These days, kayak fishing is popular, and for good reason. Kayaks are cheaper than regular gas burners, they permit anglers accessibility to the most remote and under-fished waters; and they may become rigged with virtually any feature a bass-head might imagine.
What has been missing though is any detailed discourse on the method of fishing out of the kayak, because here’s the bottom line – it differs from fishing from a boat. You are nearer to water, somewhat less stable, sitting down, as well as at the mercy of the water’s current and wind – all factors requiring a different approach than boat angling.
In order to address some of these challenges, we gathered this guide to kayak fishing:
Learning how to cast one-handed might be the most challenging adjustment for anglers accustomed to fishing from the bank, or a boat’s front deck. Even the most stable of kayaks do not have a lot of room between the water and the sitting area – which makes the regular two-handed wind-up cast a dicey proposition. Skilled anglers cast one-handed most of the time, using either spinning tackle or baitcasting; therefore, it is vital to gear up properly. Rather than the ultra-heavy stick and 1 oz. jig, perhaps choose to fish with more finesse tactics and lighter combinations.
Become Experienced at the One-Handed Paddle
As with becoming experienced with the one-handed cast, effective kayak angling will require experience in handling the paddle using one hand. Kayak paddling is simple using two hands, because its rhythm comes easily to even the least skilled of anglers. However, what will you do when you are fighting a fish using one hand, and you must steer the boat back upstream to get on the other part of the laydown or avoid overhanging branches? Practice locking a paddle’s shaft along a forearm that anchors it alongside your arm and permits you to utilize it more similarly to a canoe paddle.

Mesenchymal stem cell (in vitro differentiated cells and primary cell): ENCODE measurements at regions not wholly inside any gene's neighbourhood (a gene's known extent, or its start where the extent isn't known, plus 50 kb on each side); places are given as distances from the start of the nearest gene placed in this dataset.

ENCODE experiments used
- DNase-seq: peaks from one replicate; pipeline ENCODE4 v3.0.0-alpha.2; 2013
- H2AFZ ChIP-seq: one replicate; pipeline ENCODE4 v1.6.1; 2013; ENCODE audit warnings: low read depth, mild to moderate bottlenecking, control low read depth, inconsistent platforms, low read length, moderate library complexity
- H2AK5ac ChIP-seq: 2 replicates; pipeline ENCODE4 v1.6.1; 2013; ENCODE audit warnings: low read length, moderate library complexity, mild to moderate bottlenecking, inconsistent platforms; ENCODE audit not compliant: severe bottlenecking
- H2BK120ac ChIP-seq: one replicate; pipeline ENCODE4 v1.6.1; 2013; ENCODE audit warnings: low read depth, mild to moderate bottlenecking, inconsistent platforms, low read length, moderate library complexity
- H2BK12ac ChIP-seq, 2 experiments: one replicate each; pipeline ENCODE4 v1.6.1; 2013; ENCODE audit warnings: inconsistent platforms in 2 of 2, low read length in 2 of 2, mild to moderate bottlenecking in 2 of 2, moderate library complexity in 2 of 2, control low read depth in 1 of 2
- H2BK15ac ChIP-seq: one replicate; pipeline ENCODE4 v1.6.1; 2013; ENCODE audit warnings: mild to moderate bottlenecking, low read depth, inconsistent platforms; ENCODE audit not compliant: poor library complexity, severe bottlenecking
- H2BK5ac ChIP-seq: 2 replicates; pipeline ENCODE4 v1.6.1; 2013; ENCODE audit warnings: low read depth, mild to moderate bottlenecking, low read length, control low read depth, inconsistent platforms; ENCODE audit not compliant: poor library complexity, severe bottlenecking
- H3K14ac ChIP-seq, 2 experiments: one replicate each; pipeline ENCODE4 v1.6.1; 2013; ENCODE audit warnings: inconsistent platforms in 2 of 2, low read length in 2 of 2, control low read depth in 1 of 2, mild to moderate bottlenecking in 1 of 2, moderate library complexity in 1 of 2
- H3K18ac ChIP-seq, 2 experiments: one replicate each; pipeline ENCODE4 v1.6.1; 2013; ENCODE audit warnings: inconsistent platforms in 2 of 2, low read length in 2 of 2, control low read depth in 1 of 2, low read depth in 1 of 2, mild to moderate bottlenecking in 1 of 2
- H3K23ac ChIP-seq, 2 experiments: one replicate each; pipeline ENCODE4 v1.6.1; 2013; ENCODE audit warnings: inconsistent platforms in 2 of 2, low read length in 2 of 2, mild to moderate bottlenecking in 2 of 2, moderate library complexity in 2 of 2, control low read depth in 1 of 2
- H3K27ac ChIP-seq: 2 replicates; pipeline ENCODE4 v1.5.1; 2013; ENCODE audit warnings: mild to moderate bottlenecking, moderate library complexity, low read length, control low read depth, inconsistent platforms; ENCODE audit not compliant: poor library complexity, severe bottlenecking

Utilize the Feet
It may seem unusual, yet you would be shocked by how often skilled kayak anglers utilize their feet within some way when fishing. If a boat is narrow enough, it’s possible to use them as rudders to steer the drift upon rivers, and they’ll work as good anchors while fishing rip rap, laydowns, as well as other shallow spaces – just stick your foot out then hold on to the log until you are finished fishing the hole. Also, feet are excellent for re-directing a boat from a log, stump, or additional obstacle while the hands are busy battling a fish.
Cast to Steer
Baits offering resistance such as spinnerbaits, crankbaits, and chatterbaits actually can be utilized to assist in steering the boat. If you are fishing a crankbait from a light kayak, you quickly will recognize that the simplistic resistance of reeling in bait actually will pull the boat in the direction you are casting. Use it to your advantage then do casts in certain directions in order to subtly change the position of the boat.
Stay Safe in the Water
Fishing from a kayak can be a bit tricky for beginners. Learning techniques to keep you safe and dry is a must and should be practiced in shallow water. You should also wear the proper safety equipment. Take a look at one of our recent posts which lists the best kayak fishing life vest. You’ll also want to check out some of the must-have accessories for your kayak adventure.